Taking legal action seems to me totally absurd. I can't construe this situation as actively discriminating against Muslims. In any case, in the future the rules should be clear: We need you to be able to transport alcohol; otherwise, we won't offer you the job. I would expect this same sort of process to take place, for example, with someone who objects to transporting people who wear fur.

In scanning other news items on this subject (none written as terribly as this one), I see many reporters alluding to the incident a few years ago when Christian pharmacists refuse to fill out birth control prescriptions. This is indeed a good parallel. But in those cases as well, it's not anyone else's business as to whether the pharmacy fires the Christian refusers. Presumably, the pharmacy would receive so many complaints that they would offer a similar ultimatum: Fill out the prescriptions or we'll fire you. In the meantime, the customers can go somewhere else. (This itself is a form of complaint.) Does anyone know if a birth control user could actually sue the company for refusing to fill out her prescription? In any case, again, I don't really know what it means to say that the doctors "should" allow something their religion forbids. If all this means is, "You will be fired if you don't," then I agree. But to suggest that there's something wrong with them for believing what they believe here, "in America," is insulting.

I took a look at blogs posting about this issue as well. The most famous blog discussing the topic, the conservative Captain's Quarters, has this to say:

The MSA [Muslim Society of America] and its apologists want us to consider the religious and cultural sensitivities of the cabdrivers, but again, no one forced them to take jobs where they could come in contact with people who have service dogs or bottles of wine. Should a restaurant end its alcohol sales if it hires a Muslim waiter? Should supermarkets ban service dogs if it hires a Muslim cashier? No. It is the responsibility of the immigrant to assimilate into our culture and to obey our laws, not the other way around.
I agree with the first sentence of this post, but disagree profoundly with the remaining. Should a restaurant end its alcohol sales? It probably wouldn't, but that's not really for the Captain to say. It's for the company and its employees to figure out. Nor is it the "responsibility" of the immigrant to "assimilate" into our culture. They do need to obey the law. But there is no law being broken here, except in the case of cabbies refusing those with seeing eye dogs. Or am I missing something about taxicabs? Are they run by the state? Funded by the government in some way? How would this change things?

Coincidentally, I suppose I do think that the cabbies in question "should" allow alcohol, just as I think that the Christian pharmacists "should" fill out birth control prescriptions. I think I have reasonable claims to make for both positions. But I'm certainly not saying it's a prerequisite of being an "assimilated" American to hold such positions, which is what most of these sources seem to be implying, especially the Captain's Quarters blog and its grossly racist comments section.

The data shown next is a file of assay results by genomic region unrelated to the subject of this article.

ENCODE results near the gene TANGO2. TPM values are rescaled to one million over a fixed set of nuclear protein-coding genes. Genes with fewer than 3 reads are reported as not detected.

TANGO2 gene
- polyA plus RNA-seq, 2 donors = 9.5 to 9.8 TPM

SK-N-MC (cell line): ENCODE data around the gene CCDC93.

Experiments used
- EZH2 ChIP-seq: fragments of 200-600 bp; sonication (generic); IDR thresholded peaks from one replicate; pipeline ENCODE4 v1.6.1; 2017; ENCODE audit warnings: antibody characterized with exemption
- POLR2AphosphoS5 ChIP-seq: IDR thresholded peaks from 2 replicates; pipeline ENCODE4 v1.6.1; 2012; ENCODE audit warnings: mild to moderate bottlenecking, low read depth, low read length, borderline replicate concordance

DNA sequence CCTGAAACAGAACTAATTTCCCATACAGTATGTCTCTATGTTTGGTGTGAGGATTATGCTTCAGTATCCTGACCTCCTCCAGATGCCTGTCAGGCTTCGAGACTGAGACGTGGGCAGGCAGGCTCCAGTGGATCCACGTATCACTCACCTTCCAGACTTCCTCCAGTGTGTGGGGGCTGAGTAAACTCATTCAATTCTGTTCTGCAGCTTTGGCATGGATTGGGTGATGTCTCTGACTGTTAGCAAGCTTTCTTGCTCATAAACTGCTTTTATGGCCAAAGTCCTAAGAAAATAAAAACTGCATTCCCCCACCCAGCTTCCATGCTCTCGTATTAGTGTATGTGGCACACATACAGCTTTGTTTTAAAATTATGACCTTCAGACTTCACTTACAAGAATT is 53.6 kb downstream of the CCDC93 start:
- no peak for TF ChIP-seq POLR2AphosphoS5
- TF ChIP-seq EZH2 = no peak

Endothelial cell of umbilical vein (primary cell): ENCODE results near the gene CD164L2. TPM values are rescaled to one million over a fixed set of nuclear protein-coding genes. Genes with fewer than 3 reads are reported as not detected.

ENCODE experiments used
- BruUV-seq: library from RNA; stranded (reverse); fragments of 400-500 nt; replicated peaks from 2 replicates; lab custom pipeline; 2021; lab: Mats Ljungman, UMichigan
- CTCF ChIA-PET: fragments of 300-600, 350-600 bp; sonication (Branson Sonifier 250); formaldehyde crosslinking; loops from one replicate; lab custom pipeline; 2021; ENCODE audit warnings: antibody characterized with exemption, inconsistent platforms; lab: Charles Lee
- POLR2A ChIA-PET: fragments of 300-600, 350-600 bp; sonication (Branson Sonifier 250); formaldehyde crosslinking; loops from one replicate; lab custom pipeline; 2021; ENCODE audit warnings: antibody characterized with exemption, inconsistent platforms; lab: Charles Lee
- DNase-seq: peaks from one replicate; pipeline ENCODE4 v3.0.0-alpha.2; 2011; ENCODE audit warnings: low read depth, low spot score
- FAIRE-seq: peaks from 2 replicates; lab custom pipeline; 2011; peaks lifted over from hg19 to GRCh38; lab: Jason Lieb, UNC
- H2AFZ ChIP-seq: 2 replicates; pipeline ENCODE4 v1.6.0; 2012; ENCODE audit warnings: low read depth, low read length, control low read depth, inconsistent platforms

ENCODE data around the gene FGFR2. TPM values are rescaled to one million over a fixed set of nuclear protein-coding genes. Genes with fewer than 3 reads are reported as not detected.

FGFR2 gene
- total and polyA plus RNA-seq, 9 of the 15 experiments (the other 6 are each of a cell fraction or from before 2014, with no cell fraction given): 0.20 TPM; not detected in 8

4 Comments:

Blogger Austin 5-000 said...

Good points, although the analogy with Christian pharmacists is inappropriate. Pharmacists are not like cabdrivers; there's often only one pharmacist operating an open pharmacy in a given location at a given time. Thus they possess a certain amount of power of their customers; indeed, this is power granted by government regulations which say that only a pharmacist may dispense certain drugs. Therefore, in the birth control case, there may have been situations in which customers would be deprived of a drug that has to be taken within a limited time after intercourse. That's why there was an uproar about it, and, because pharmacists are regulated by the government, I see no reason why they should be allowed to protest regulation that forces them to dispense medication.

9:03 AM  
Blogger Josh the Hippie Killer said...

I'm sure there is some variance in state taxi laws (I couldn't find Minnesota's), but had this happened in New York, these drivers would be violating the law.

NY Taxi Refusal Law, pg 33-35: http://www.nyc.gov/html/tlc/downloads/pdf/drivrules.pdf

"(d) The driver must not refuse to transport a passenger's... property"

The only possible exception is if the driver thinks that the passenger's property will cause damage to the cab. So I guess if the driver beleives that transporting alcohol might cause Allah to 'damage' the cab (not being facetious), there might be a gray area, maybe.

Who knows what the laws are in the Twin Cities? But in the end, this seems like a problem that can be solved by the invisible hand.

2:09 PM  
Blogger Sebonde said...

So, one can believe what they want as long as they don't have enough power to force others to conform to the their beliefs? This is a performative contradiction for you need someone in power to force everyone to conform to this particular liberal belief.

3:09 AM  
Blogger Scantron said...

The question of liberalism's enforcing its own beliefs is an important one. (Note, however, that I believe that liberalism has historically been connected to a sort of latent Christianity. Not that it can't be divorced from religion [I find this preferable], but liberalism has often carried the assumptions of [Protestant] Christianity.) However, the questioning of liberalism's hegemony in the social sphere ignores the fact that liberal religious tolerance *arises precisely* in response to the question of how to manage a heterogeneous society. Unless we actually want to close off the community of the faithful (is this perhaps a MacIntyre approach?), what better option do we have?

1:04 AM